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The Nature Nut

Rosamund Pojar
Black hawthorn (Crataegus-douglasii) infected with erinea.

Last year we discovered patches of what looked like a pretty, felted pink mould on the underside of the leaves of our black hawthorn shrub (Crataegus douglasii). As this “mould” caught the sunshine, it glittered like crystals. After a while the fuzz turned brownish.

We had never seen it before, so I examined it under the microscope to try and figure out what it was. What I found was a tangle of plant cells with unusual shapes but no sign of any typical fungal features.

After searching unsuccessfully online for an answer, I finally packaged a specimen and sent it off to a plant pathologist, Joey Tanney, at the Pacific Forestry Canada office in Victoria.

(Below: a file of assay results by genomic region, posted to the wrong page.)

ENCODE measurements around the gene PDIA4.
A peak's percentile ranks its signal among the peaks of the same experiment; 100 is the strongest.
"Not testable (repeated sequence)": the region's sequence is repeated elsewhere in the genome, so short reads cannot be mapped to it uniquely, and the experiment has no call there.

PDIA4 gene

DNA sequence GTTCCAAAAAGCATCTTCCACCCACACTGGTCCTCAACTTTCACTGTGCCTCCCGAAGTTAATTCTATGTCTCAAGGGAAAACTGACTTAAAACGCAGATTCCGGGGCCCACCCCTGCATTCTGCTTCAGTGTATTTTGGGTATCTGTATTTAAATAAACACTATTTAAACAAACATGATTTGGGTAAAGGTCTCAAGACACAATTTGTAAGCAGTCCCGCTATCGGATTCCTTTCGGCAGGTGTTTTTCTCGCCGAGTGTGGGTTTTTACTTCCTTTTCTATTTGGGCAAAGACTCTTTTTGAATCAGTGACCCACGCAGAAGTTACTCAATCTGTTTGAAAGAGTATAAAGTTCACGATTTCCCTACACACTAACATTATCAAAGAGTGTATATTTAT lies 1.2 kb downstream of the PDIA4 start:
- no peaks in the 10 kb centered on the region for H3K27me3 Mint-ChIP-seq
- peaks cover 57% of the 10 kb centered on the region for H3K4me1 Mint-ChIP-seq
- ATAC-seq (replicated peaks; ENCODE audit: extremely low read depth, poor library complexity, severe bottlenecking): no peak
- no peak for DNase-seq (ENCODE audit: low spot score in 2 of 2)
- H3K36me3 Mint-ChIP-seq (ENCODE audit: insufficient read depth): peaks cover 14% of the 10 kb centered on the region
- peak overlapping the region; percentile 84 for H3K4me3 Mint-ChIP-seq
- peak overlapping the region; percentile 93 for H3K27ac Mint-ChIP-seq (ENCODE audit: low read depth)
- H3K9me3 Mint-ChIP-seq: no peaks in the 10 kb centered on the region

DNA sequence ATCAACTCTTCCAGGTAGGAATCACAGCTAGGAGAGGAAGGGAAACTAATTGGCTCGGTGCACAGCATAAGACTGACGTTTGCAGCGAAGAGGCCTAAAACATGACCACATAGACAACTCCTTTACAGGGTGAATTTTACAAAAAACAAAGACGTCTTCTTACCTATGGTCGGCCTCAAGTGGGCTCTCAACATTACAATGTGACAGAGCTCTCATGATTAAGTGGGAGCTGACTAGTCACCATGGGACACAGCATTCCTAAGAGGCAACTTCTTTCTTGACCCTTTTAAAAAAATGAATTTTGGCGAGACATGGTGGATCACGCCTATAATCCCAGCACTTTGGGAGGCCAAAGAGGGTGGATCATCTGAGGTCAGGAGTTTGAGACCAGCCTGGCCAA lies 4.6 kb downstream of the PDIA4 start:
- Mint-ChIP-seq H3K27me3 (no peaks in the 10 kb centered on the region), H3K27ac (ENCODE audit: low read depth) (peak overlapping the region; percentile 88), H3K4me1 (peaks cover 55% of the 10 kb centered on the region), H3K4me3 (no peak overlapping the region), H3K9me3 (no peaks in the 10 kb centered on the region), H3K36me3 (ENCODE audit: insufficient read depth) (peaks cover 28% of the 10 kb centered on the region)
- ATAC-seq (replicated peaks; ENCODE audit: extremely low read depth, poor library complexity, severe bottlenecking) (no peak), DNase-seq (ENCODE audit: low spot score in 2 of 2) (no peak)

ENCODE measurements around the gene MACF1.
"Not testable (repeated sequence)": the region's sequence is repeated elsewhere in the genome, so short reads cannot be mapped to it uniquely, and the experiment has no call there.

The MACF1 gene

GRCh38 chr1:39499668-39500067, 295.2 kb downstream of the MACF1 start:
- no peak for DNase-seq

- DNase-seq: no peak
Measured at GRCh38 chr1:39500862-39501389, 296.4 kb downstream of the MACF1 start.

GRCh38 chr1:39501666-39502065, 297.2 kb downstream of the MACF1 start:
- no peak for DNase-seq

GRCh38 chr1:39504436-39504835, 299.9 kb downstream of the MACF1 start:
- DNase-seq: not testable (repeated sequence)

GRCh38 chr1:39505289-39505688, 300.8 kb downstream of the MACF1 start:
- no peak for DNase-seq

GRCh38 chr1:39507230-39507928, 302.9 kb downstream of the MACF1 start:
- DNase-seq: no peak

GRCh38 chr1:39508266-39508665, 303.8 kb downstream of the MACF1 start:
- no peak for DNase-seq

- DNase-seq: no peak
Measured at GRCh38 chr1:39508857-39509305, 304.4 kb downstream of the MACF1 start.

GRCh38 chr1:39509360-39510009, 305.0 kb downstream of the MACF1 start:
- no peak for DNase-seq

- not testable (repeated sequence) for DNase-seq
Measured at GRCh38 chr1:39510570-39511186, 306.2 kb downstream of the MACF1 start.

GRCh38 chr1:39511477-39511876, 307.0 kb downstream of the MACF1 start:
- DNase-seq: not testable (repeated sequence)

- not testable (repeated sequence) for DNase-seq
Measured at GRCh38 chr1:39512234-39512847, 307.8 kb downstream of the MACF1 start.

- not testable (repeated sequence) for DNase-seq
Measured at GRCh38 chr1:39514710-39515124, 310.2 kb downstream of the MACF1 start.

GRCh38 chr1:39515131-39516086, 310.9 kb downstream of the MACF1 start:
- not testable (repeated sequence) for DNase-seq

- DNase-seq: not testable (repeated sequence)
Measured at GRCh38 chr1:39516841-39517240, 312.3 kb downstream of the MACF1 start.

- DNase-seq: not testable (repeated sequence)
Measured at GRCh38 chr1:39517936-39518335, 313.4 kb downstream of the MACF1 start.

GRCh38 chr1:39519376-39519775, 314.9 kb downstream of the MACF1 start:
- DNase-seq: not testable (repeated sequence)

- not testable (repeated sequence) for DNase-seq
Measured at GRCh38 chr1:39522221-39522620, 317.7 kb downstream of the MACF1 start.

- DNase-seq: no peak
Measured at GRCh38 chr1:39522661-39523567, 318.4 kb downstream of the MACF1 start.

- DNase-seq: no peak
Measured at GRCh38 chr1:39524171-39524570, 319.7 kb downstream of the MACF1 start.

Joey was quite curious about it as he suspected that it was not fungal, but rather the patches were “erinea” which are a mass of enlarged plant hairs caused by the feeding of mites.

He could not find any mites on the specimens that may have caused this, but a search of the literature came up with the name of a mite called Phyllocoptes goniothorax that causes an “erineum” consisting of dense abundant hairs on hawthorn. So, he suspected it was the culprit.

Last year, the leaves of the hawthorn did turn blackish and dry, but the shrub survived. However, the pink fuzz is back again this year.

If anyone happens to see a black hawthorn, please check the back of the leaves. If you discover the same fuzz, please let me know as I would like to keep a record of how widespread this is.